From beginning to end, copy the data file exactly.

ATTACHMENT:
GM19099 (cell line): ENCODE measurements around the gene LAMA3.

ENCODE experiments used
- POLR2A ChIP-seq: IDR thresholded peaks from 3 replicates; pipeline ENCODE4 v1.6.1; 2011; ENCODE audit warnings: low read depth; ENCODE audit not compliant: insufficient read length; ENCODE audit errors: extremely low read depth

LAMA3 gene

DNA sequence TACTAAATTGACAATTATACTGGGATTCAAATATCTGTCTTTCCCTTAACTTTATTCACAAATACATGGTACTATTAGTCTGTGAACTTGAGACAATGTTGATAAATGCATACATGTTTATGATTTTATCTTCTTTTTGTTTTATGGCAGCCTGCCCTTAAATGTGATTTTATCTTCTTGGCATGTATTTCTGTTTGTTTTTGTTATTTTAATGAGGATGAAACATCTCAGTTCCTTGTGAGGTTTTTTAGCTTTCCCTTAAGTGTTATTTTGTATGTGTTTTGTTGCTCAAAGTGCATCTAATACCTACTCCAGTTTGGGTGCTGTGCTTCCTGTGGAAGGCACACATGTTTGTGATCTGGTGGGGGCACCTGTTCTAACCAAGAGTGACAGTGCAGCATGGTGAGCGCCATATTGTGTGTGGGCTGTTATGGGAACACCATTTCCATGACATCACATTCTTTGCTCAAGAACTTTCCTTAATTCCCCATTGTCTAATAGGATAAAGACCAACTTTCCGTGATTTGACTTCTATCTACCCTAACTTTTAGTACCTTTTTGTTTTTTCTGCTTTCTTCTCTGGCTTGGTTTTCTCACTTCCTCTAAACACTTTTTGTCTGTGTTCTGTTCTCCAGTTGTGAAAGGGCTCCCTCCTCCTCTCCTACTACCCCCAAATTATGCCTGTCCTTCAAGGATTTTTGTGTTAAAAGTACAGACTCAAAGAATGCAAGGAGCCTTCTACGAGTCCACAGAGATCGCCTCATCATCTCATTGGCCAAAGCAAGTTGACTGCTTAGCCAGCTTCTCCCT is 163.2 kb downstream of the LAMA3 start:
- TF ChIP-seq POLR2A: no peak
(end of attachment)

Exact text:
GM19099 (cell line): ENCODE measurements around the gene LAMA3.

ENCODE experiments used
- POLR2A ChIP-seq: IDR thresholded peaks from 3 replicates; pipeline ENCODE4 v1.6.1; 2011; ENCODE audit warnings: low read depth; ENCODE audit not compliant: insufficient read length; ENCODE audit errors: extremely low read depth

LAMA3 gene

DNA sequence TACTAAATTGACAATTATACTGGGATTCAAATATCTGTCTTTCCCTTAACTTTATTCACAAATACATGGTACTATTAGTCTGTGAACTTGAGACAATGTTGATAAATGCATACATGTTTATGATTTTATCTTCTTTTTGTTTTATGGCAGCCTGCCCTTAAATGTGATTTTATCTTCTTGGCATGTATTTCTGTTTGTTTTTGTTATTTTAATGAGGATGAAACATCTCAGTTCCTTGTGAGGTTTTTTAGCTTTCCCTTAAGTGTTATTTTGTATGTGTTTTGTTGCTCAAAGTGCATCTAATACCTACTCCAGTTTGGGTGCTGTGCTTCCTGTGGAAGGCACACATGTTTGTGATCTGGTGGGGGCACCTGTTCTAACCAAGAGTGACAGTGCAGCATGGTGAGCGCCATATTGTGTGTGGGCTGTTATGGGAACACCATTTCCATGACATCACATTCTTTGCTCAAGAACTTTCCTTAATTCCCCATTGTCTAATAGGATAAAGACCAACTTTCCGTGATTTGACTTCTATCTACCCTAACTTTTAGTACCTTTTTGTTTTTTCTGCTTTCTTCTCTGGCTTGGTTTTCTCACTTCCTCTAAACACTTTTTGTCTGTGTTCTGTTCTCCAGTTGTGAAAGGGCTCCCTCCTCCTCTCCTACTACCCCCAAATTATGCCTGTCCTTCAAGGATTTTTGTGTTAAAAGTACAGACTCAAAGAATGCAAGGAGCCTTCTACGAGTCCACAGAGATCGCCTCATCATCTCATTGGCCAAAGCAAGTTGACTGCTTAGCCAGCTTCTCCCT is 163.2 kb downstream of the LAMA3 start:
- TF ChIP-seq POLR2A: no peak